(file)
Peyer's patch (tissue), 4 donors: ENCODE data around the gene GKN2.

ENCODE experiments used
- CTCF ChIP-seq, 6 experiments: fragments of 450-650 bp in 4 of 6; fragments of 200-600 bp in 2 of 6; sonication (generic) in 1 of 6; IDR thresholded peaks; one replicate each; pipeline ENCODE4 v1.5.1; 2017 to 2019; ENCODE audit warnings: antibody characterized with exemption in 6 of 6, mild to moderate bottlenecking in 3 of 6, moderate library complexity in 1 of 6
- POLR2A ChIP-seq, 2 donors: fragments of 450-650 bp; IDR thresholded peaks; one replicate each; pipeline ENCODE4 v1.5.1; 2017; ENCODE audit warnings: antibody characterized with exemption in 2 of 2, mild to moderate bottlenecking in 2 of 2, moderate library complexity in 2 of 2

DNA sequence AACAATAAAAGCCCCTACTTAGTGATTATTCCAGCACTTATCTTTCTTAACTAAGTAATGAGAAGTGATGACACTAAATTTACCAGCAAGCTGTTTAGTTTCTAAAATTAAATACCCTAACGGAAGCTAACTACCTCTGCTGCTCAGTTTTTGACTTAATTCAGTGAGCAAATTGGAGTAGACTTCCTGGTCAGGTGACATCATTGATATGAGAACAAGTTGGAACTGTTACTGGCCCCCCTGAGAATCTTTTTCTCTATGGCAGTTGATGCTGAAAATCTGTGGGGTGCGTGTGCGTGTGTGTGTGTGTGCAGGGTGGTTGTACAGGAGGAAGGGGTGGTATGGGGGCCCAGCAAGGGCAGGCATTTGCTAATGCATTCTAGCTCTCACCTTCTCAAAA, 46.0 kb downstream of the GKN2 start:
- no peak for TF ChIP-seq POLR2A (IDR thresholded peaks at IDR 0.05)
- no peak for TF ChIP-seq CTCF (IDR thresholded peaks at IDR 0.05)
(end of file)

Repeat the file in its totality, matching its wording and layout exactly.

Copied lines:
Peyer's patch (tissue), 4 donors: ENCODE data around the gene GKN2.

ENCODE experiments used
- CTCF ChIP-seq, 6 experiments: fragments of 450-650 bp in 4 of 6; fragments of 200-600 bp in 2 of 6; sonication (generic) in 1 of 6; IDR thresholded peaks; one replicate each; pipeline ENCODE4 v1.5.1; 2017 to 2019; ENCODE audit warnings: antibody characterized with exemption in 6 of 6, mild to moderate bottlenecking in 3 of 6, moderate library complexity in 1 of 6
- POLR2A ChIP-seq, 2 donors: fragments of 450-650 bp; IDR thresholded peaks; one replicate each; pipeline ENCODE4 v1.5.1; 2017; ENCODE audit warnings: antibody characterized with exemption in 2 of 2, mild to moderate bottlenecking in 2 of 2, moderate library complexity in 2 of 2

DNA sequence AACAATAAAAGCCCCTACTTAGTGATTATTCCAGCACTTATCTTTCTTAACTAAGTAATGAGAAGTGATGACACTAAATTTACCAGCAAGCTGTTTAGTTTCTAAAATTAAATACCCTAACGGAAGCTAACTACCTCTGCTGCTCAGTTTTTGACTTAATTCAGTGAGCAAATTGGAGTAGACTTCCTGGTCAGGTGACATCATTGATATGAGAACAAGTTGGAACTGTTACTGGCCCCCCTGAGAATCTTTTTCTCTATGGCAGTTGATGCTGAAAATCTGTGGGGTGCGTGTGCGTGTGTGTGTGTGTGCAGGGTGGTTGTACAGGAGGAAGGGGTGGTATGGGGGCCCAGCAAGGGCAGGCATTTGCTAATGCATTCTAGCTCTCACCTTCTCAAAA, 46.0 kb downstream of the GKN2 start:
- no peak for TF ChIP-seq POLR2A (IDR thresholded peaks at IDR 0.05)
- no peak for TF ChIP-seq CTCF (IDR thresholded peaks at IDR 0.05)